August Bucket List

Hello. For those of you who don’t know me, I’m Carol. For those who do, I got a tattoo!

Just kidding! (Seriously, Mom and Dad. I’m kidding…)

I think it’s safe to say that, based on July’s Bucket List item, everything I’ve done for the past two months has been new and scary to me. I’ve moved to Belgium, travelled around France, met old friends in London, and explored the tourist-y areas of Brussels to get acquainted with my new home. If I wrote about every new, strange, or exciting experience, I’d be writing until next month, and I have a resolution to uphold!

Instead, this month I decided to try something different: get out of the house and meet new people. This may not seem like a big deal, but for me, it really is! I’m, inherently, a shy, reserved person who prefers to stay at home rather than go out and meet people. That is, until you get to know me. That’s whyI sign into these blog posts the way I do. For those of you who don’t know me, I politely introduce myself and invite you to read about my adventures. For those of you who have the pleasure of knowing me personally, you’ll know I can be loud and a bit silly. A majority of the time, however,I’m actually very quiet around strangers, especially in social gatherings. I hardly ever initiate conversations, but when I do, it’s mostly to apologize for something (“*GASP* I’m so sorry! I didn’t mean to purposefully run into you so that I had something to say!”) To save people from spilled drinks and broken toes due to my “clumsy” way of starting a conversation, I’ve made this month about working on my people skills and, hopefully, making new friends.

Within the month of August, I went to a pop-up dinner and an Ex-Pat social event. These types of organized events are more personal and intimate gatherings of like-minded people, not to mention it’s safer than finding a random person in a bar and striking up a conversation. Still, the evenings didn’t come without difficulties.

Has a friend ever dragged you to a party because they didn’t know anyone who was going and wanted at least one familiar face there? Well, just about everyone who showed up to both events was accompanied by their “familiar face”. I completely understand why, too. They want to look like they are “getting involved” without really getting involved. Translation: they BYOF (bring your own friends) to an event and talk amongst themselves, all the while hoping some courageous, outgoing person will come to them, introduce themselves, and make their evening a little more interesting. If no one stops by, the friends still look like they are participating in the social event. Based on what I know from my own experiences, when people BYOF, they do it out of the fear of looking “abnormal” or anti-social. (I’ve been using a lot of air quotes…). They don’t want to be that shy person sitting by his or herself, fake-texting to look busy while everyone else is making friends and engaging in interesting conversations. I’ve been there. It’s a bit embarrassing. I’ve dragged and been dragged to parties and I’ve been the loner staring at my phone. This month, it finally dawned on me that everyone is as uncomfortable as I am in these types of social situations. It’s a satisfying feeling to know that I’m not the only one who finds speaking to strangers difficult (see, Mom and Dad? Even at 23, I’m still not talking to strangers! Stranger danger, am I right?)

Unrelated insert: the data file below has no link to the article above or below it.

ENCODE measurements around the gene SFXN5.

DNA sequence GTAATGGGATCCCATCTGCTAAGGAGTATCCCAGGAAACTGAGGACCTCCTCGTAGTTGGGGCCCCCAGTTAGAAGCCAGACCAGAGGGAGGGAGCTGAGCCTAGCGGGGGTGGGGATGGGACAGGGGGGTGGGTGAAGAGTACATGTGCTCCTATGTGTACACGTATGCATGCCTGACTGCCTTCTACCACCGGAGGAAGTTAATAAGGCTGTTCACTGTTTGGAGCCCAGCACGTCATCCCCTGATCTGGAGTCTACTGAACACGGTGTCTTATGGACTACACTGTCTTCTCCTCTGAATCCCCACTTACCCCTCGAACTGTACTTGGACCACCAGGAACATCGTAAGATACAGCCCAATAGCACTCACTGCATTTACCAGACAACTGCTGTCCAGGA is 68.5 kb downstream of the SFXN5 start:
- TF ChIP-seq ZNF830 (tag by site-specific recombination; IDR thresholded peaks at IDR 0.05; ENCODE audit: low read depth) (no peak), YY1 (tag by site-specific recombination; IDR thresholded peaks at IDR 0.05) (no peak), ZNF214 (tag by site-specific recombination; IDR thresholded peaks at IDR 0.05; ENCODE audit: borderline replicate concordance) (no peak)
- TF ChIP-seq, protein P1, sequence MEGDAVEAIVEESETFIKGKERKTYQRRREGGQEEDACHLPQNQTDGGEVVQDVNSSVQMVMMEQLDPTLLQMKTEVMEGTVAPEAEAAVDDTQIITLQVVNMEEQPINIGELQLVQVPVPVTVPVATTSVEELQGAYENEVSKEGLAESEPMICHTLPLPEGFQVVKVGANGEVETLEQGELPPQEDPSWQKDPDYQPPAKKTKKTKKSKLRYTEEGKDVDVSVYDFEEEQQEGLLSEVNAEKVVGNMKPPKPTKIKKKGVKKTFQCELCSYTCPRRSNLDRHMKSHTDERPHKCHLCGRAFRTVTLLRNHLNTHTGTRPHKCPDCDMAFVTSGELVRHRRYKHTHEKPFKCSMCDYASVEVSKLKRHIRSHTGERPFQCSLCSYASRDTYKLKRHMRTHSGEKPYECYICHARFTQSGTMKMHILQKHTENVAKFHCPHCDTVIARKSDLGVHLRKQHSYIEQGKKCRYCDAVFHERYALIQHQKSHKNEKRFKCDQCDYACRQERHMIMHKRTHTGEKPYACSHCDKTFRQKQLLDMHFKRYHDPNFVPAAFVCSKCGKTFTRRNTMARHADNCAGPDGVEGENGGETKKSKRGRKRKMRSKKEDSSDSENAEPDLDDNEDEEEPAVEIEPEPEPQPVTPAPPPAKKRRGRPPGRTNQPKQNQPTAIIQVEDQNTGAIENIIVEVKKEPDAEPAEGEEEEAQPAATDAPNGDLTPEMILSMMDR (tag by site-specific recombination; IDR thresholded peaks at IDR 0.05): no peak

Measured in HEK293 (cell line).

Even with this newly realized epiphany, I was still the lone wolf in a forest of BYOFs. That meant I needed to suck up my social anxiety and release my irrational fears of public rejection. I needed to force myself to speak to someone, even if I had nothing interesting to say, and pray that my go-to conversation starter (“Hi. I’m an American. Nice to meet you”) will propel the conversation forward. I could be at a party, in a classroom, or in front of an audience, I’ve never been comfortable speaking to large crowds of people. But not this month! This month, I was going to make an effort to join in the fun, and not look like a lone wolf, playing on my phone in the corner of the room. I was going to be a social butterfly, gosh darn it!

The month started out with a pop-up dinner in London. I had rented a room on Airbnb for a couple days from a London-based chef. As well as working with the takeaway website, Just Eat, she hosted pop-up restaurants around London through GrubClub, a website that is like Airbnb but chefs advertise dining experiences rather than homes. She had an extra seat at one of the dinners, so she invited me to join. When have I ever said no to food? Plus, I’d never been to a pop-up restaurant before, so might as well take advantage of the opportunity.

IMG_7059When I arrived, there was a long table set for about 20 people. I was the first to arrive (I am incapable of arriving fashionably late), so I sat down and waited as the rest of the dinner guests came through the door. The dinner was a delicious 5-course meal, featuring peaches in each dish. At first, I was nervous to say anything. It was difficult for me to think of anything to say. I just looked around the room hoping for some inspiration to fly out of the air. As each course was served and the wine glasses were filled, conversation became much easier. The guests at my side of the table managed to talk about a very wide range of topics, from the “conversation starter pack” like work and weather, to Brexit and traveling in Southeast Asia. The experience as a whole felt like I have been teleported back to a time when wealthy aristocrats hosted lavish dinners in their family mansions for their friends in the hopes of creating connections, romances, and learning all the recent gossip. I thought I was in Downton Abbey! Checking “pop-up restaurant” and “be on Downton Abbey” off my bucket list.

After a couple days vacation in London, I, reluctantly, traveled home to Brussels (that’s weird to say… “My home is in Brussels”. AHH!). I spent several days exploring the city on my own, then realized how lonely and, especially, homesick I felt. I went to the trusty, sometimes-reliable internet to look up some clubs and events I could get involved in during my year abroad. Little did I know at the time, but Belgium in August is practically deserted! Everyone leave for vacation during August. Shops close, work stops, people leave. It’s a great time to sightsee and explore, but not for meeting people. Many hours of research and a few good meltdowns later, I found the Irish Club and the American Club of Brussels (I just wanted to hear someone speak English). The American Club was the only one hosting events in August, so I registered myself for the next event they hosted, the Last Friday event. On the last Friday of every month, the American Club of Brussels hosts a social event at a restaurant or bar somewhere in Brussels. It’s great for newcomers and old friends to intermingle and talk about our home of the free, land of the brave.